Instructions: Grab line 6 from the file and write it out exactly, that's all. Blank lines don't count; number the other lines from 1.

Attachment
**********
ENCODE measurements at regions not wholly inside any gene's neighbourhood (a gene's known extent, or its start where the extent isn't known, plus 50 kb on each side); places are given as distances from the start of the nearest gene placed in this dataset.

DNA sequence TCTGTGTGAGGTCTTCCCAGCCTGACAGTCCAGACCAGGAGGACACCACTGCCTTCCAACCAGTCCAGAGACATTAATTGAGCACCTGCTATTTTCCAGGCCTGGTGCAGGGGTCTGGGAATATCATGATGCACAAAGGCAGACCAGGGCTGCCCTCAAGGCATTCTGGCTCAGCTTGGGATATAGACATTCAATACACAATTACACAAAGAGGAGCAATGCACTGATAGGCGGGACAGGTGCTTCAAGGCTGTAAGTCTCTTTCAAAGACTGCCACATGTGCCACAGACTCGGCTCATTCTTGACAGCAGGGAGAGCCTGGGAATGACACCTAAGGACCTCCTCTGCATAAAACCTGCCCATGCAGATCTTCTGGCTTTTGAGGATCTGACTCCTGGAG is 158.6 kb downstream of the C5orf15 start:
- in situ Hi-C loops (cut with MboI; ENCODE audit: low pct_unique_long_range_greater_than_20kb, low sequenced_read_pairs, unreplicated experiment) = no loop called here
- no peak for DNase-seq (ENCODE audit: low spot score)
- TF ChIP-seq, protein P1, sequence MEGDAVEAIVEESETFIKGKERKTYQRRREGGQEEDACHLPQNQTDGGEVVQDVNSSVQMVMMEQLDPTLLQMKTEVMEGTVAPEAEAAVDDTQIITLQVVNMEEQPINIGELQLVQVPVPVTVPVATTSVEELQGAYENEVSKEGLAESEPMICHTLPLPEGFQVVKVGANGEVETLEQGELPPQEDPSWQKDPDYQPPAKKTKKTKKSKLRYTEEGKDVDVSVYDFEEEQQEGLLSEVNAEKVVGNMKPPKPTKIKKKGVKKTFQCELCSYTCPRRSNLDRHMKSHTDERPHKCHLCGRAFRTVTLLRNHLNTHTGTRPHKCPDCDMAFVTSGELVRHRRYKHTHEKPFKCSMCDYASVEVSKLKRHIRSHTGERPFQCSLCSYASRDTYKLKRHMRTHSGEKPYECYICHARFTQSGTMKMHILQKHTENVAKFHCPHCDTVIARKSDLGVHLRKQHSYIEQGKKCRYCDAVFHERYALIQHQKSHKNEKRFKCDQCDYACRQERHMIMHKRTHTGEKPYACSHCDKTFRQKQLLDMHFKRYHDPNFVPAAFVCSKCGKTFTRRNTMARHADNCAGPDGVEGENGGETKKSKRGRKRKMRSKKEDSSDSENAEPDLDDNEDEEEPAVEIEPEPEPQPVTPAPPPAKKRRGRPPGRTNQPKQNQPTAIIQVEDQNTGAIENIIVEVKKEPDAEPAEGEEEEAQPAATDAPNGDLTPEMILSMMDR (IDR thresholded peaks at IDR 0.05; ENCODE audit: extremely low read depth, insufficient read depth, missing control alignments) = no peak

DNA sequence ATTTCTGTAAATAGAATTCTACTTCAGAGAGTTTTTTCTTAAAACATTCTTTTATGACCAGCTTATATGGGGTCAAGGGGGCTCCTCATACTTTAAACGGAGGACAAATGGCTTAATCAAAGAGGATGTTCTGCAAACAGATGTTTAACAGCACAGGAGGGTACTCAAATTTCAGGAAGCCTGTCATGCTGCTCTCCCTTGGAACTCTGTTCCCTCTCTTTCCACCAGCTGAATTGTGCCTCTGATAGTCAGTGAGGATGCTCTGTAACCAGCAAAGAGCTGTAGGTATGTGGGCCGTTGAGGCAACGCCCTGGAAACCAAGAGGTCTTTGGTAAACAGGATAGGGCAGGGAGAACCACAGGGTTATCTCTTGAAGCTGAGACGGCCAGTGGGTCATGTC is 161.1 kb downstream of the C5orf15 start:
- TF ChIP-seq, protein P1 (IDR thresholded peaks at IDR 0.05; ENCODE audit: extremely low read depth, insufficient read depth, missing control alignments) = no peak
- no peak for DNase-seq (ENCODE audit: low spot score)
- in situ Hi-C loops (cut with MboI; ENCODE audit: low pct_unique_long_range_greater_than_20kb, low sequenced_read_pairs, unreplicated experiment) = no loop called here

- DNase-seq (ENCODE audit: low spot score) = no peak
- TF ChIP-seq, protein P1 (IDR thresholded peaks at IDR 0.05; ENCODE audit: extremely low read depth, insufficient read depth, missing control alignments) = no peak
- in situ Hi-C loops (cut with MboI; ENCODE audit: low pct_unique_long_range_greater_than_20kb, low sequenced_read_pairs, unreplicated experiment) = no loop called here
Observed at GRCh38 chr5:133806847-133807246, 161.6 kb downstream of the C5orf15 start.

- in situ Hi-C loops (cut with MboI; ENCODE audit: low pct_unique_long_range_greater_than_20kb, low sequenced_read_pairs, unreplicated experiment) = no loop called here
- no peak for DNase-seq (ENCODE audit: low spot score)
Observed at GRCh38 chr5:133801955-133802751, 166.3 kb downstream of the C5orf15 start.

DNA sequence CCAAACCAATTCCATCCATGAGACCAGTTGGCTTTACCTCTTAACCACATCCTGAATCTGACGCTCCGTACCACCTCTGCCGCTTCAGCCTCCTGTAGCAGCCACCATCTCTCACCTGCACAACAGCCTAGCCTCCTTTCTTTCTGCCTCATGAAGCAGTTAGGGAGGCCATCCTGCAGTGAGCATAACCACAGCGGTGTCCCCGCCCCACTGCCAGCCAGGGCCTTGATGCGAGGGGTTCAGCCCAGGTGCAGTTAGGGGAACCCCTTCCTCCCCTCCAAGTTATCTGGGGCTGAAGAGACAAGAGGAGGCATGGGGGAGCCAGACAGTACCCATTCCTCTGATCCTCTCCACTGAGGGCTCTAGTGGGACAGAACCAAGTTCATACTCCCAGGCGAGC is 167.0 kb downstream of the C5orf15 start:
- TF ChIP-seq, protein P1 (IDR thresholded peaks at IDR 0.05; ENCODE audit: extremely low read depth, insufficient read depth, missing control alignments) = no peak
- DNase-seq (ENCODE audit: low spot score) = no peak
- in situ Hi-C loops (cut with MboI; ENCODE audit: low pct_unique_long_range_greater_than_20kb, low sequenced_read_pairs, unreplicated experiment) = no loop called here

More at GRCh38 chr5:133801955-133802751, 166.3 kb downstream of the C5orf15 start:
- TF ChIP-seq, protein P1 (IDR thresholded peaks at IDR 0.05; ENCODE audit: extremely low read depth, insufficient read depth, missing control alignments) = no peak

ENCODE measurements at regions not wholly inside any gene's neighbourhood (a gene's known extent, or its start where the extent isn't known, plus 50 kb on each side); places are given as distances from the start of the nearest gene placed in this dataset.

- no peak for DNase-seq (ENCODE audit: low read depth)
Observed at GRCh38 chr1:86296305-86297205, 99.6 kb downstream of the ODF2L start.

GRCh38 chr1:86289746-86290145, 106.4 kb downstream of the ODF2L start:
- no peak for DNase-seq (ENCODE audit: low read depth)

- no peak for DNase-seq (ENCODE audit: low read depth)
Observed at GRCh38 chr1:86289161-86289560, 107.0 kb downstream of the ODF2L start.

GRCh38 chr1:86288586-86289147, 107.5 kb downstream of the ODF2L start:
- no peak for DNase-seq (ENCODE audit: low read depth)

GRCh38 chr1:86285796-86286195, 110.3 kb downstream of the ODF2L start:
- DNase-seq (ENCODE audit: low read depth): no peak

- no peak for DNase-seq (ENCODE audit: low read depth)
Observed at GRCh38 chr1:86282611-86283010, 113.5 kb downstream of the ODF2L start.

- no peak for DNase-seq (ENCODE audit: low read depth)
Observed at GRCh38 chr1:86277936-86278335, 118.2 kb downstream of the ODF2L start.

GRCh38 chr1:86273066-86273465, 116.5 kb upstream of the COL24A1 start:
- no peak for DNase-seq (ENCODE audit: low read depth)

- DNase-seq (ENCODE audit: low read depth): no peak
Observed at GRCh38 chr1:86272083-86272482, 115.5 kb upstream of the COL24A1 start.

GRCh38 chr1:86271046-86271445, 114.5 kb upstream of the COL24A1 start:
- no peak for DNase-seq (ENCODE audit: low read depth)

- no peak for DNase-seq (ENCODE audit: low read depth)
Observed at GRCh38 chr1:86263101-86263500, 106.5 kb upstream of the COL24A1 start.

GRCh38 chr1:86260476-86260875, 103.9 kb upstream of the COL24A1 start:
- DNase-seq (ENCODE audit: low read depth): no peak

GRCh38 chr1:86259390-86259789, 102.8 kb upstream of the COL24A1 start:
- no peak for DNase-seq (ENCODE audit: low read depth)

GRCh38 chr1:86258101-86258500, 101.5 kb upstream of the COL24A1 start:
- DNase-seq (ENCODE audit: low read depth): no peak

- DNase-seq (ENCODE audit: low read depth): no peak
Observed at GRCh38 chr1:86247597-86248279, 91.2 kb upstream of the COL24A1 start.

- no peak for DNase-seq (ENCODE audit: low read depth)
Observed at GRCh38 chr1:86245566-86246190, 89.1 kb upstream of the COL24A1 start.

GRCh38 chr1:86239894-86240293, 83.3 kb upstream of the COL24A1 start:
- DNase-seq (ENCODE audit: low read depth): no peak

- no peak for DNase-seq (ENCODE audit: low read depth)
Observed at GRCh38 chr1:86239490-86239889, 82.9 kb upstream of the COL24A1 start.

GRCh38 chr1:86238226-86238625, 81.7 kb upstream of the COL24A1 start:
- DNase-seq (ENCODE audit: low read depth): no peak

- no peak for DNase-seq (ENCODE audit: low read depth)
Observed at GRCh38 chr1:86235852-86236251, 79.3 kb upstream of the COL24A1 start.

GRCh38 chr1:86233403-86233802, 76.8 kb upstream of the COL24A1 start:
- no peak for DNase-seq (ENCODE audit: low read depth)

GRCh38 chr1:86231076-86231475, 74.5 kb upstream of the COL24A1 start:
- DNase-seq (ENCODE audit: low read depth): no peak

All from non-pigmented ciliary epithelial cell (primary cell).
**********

DNA sequence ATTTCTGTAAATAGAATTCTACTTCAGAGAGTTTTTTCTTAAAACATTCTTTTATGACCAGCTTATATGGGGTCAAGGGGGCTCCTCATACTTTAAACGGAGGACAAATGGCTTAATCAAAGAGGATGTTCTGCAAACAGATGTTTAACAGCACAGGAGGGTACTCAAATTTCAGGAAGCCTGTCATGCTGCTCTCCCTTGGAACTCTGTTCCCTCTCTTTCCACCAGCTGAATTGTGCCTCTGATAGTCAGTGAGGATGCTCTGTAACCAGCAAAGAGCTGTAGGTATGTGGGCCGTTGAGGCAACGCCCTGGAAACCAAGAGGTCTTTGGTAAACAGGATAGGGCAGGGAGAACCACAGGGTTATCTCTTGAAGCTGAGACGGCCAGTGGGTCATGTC is 161.1 kb downstream of the C5orf15 start: